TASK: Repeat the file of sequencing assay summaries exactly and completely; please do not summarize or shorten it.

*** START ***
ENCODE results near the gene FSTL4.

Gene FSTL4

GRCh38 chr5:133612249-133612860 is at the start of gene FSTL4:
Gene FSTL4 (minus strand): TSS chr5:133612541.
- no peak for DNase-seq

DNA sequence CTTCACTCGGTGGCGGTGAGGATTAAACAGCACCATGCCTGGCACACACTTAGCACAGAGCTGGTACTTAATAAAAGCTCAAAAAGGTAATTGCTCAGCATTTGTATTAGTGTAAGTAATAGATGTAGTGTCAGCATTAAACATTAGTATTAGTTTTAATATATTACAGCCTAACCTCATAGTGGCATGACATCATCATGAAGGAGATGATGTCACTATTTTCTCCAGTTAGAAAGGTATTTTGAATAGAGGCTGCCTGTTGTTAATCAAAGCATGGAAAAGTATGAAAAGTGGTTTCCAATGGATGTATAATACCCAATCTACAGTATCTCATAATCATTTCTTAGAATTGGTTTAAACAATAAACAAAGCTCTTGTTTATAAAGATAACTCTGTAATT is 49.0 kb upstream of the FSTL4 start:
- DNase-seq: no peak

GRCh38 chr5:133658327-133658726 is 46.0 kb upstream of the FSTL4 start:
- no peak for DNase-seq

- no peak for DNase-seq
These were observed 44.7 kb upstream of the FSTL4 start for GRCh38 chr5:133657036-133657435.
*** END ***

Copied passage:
ENCODE results near the gene FSTL4.

Gene FSTL4

GRCh38 chr5:133612249-133612860 is at the start of gene FSTL4:
Gene FSTL4 (minus strand): TSS chr5:133612541.
- no peak for DNase-seq

DNA sequence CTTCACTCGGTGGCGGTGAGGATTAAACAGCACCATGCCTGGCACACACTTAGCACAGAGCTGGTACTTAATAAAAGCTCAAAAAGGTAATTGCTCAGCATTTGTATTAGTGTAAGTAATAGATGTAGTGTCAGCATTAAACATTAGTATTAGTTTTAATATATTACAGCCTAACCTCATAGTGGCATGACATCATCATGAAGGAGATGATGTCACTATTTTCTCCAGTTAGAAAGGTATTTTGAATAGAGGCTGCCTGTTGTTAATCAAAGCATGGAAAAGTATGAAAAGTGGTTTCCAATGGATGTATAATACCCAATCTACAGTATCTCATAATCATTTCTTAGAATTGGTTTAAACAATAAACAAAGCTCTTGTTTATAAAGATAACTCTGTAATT is 49.0 kb upstream of the FSTL4 start:
- DNase-seq: no peak

GRCh38 chr5:133658327-133658726 is 46.0 kb upstream of the FSTL4 start:
- no peak for DNase-seq

- no peak for DNase-seq
These were observed 44.7 kb upstream of the FSTL4 start for GRCh38 chr5:133657036-133657435.